The Cemitas from Puebla (Cemitas Poblanas)

Speaking of mexican sandwiches, the cemitas are truly a classic one cannot afford to miss... Basically a "Cemita" is defined by its special type of crusty bread rolls, that are salty with a firm dough and covered with some sesame seeds. We could see it as a hybrid between the European baguette bread and the Italian ciabatta. The cemita is then sliced, garnished with massive amounts of food: fresh avocado, some sliced thin white cheese or string cheese, sliced ​tomatoes and onions... and then a long list of other possible ingredients: pickled peppers, breaded milanese steak, ham, beef...

The cemitas from Puebla have their own popular history, maybe this is a legend who knows; the direct lineage of the recipe of the cemita rolls is said to be eminently Iberian and daughter of two varieties of bread that were produced during the colonial period, for the Spanish Crown, in the city of Puebla: a bizcocho, and the panecillos, very similar to the French baguettes who became popular during the French military intervention against Mexico (1863-1867).

Both breads were then stacked and stored for later consumption and often shipped to Spain and the Philippines, so these bread rolls had to last and be good for four to eight months. Thus they were made with a different kind of flour from the vicinity of Puebla, and we have to thank bakeries in Cholula and Izúcar of Matamoros for keeping the tradition of making cemitas alive...

Where did the name Cemitas come from? Some see the name of this special bread as originating in the traditional unleavened bread of the Jews (Cemitas sounds like Semitic), brought to Spain by the Judeo-Spanish population present there since the time of the Roman Empire; otherwise more credible sources tell us that this name comes after the old spanish word for bran, acemite...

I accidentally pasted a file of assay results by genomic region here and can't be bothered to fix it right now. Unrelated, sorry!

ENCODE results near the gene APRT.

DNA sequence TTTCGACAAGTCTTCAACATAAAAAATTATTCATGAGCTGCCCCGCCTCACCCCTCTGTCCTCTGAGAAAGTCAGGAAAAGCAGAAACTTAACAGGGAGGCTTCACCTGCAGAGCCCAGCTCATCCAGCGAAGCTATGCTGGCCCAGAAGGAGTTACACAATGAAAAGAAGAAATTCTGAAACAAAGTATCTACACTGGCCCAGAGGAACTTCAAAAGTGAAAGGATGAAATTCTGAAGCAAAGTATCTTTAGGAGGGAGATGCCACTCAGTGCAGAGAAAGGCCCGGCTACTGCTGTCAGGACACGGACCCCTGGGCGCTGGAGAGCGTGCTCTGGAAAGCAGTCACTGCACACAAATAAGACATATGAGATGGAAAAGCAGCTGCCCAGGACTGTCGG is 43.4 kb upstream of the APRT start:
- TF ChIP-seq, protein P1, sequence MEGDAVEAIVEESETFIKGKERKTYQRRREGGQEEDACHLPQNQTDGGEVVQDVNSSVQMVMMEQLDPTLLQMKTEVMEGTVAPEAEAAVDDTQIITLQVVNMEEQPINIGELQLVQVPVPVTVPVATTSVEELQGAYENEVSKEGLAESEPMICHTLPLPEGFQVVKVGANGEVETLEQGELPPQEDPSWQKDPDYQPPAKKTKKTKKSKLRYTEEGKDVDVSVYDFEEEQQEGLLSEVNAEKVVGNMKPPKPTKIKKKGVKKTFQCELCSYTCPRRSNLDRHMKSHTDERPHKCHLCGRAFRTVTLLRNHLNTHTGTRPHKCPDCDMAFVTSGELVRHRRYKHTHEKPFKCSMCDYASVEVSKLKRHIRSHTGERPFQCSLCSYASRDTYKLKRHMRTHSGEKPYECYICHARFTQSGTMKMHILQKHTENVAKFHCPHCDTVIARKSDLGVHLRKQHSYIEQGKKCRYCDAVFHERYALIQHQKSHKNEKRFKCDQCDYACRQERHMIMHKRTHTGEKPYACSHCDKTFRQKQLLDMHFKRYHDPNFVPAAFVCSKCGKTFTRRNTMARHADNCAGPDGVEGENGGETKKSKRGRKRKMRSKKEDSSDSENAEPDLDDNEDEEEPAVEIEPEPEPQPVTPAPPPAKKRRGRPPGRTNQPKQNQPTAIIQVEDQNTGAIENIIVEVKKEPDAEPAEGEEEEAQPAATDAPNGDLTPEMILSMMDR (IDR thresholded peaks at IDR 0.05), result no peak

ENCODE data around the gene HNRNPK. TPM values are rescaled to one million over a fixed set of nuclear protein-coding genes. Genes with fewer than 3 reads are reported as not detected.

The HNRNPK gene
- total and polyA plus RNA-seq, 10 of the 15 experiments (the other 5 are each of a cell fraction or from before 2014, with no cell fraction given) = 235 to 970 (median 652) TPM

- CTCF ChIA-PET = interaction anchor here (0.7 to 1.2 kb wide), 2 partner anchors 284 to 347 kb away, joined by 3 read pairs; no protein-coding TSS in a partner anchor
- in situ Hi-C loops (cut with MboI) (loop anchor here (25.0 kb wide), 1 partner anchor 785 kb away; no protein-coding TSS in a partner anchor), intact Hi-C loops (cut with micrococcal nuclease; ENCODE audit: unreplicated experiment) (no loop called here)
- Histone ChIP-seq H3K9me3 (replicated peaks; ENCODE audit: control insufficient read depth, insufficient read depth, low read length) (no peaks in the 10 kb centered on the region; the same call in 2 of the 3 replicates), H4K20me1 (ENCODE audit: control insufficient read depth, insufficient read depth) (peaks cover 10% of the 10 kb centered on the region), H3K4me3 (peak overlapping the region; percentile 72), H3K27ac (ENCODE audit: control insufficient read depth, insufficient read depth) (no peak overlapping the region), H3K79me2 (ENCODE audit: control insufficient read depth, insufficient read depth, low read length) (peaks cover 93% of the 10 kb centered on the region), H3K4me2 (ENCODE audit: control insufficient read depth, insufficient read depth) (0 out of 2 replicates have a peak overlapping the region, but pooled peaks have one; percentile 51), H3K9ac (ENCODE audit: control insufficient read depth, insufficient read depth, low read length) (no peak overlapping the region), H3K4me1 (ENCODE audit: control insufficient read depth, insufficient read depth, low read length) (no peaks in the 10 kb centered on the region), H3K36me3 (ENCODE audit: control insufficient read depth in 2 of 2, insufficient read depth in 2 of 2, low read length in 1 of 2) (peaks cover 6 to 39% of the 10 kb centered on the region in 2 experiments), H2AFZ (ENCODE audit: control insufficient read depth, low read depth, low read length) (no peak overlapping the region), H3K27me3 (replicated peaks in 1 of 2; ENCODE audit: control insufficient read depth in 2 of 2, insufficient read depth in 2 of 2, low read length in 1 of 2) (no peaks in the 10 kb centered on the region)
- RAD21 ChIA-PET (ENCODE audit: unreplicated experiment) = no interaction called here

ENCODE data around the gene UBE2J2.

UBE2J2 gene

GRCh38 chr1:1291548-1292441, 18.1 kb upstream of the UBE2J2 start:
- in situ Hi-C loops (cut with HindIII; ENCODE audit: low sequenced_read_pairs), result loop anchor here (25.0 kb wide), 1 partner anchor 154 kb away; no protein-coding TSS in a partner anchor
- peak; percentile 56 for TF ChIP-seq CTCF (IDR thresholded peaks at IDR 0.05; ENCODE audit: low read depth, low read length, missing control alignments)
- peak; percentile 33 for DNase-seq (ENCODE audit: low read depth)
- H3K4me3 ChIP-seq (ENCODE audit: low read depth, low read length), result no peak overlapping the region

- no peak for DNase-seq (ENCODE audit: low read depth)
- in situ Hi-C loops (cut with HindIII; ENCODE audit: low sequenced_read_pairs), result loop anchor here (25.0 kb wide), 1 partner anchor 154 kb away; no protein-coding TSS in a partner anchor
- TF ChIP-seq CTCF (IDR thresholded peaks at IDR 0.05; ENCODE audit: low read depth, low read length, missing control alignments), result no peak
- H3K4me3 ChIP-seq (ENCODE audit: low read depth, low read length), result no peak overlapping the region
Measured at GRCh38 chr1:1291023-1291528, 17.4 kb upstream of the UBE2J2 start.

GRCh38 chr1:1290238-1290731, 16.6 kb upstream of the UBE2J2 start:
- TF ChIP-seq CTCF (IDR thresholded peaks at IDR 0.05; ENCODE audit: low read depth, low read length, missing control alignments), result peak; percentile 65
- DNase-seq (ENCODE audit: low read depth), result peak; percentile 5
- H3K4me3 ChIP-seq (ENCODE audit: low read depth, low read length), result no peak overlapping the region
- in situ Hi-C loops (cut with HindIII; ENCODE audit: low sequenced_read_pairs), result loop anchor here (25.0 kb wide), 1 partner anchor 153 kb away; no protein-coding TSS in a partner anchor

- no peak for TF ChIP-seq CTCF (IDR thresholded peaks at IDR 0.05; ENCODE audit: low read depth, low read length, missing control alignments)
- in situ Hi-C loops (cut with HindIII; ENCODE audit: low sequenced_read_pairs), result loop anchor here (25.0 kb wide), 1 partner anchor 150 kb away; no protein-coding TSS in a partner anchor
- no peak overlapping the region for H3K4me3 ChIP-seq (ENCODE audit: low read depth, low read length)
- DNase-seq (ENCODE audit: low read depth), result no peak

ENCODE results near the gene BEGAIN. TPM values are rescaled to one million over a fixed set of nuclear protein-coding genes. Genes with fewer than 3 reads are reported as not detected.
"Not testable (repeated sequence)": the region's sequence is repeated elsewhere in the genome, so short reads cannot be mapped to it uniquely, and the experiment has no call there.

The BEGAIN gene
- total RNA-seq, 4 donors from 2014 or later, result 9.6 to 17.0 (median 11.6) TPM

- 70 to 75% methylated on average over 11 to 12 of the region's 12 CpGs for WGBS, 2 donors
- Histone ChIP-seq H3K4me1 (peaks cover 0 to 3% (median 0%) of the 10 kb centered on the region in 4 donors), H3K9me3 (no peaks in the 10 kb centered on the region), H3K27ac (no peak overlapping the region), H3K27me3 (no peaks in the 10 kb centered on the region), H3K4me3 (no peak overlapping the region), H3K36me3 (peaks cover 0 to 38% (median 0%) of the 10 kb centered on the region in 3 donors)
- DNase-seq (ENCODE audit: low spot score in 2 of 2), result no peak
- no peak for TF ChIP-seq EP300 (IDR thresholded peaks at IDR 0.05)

Recipe for the Cemitas Poblanas


For the bread rolls themselves:
* 1 and 1/4 cups [150 grams] Corn Flour
* 1 and 1/4 cups [150 grams] wheat flour
* 1/2 teaspoon salt
* 1 egg
* 7 tablespoons [100 grams] butter
* 2 teaspoons Dry Yeast, or 20 grs. Fresh Yeast
* 1/4 cup milk
* 1 egg yolk and tablespoon milk, for the glaze
* sesame

For what we will garnish the cemitas with, we need part of or all of the items below:
* Steak Milanese, or use same procedure for pounded, and breaded chicken milanese breasts
* Seasoned Refried Beans
* String cheese
* 2 avocados, sliced (this is important)
* Red tomatoes
* Pickled peppers
* Sour cream


1) First, making the bread rolls:

Sift the flour and make a shape like a mountain with crater in its center, sprinkle the salt around the crater to avoid a too direct contact with the yeast; mix together the butter, melted, with the yeast and the egg; then mix with milk, which should be warm, at about 104°F [40 °C]; at this temperature you can put your finger in and it will feel warn, not hot, again the yeast will die if this is too hot.

2) Knead this dough, if necessary put more water (but little by little), if instead you put slightly too much liquid and the dough is sticky just sprinkle some flour over the table you're kneading on. then put the dough in an large, oiled bowl, covered with plastic wrap and let stand at room temperature for about 30 min to one hour, until the dough has doubled its size.

3) Once the volume has increased, bring it to knead again and now from it extract balls approx 4 inches in diameter; separately mix the egg yolk and a dash of milk and pain this glaze on each dough ball; put them on a floured tray, make two shallow incisions with a knife on each top then sprinkle the sesame seeds over. Bake in the preheated oven, for about 30 min at 350 °F [180 °C] or until their color turns soft hazel and sound hollow inside when gently tapping.

4) Now that we have prepared the bread: slice the bread in halves, spread some refried beans, then the sour cream and over it put chicken milanese. Now top with tomato slices, slices of avocado, Oaxaca or string cheese, if you like pickled peppers then put some in as well...

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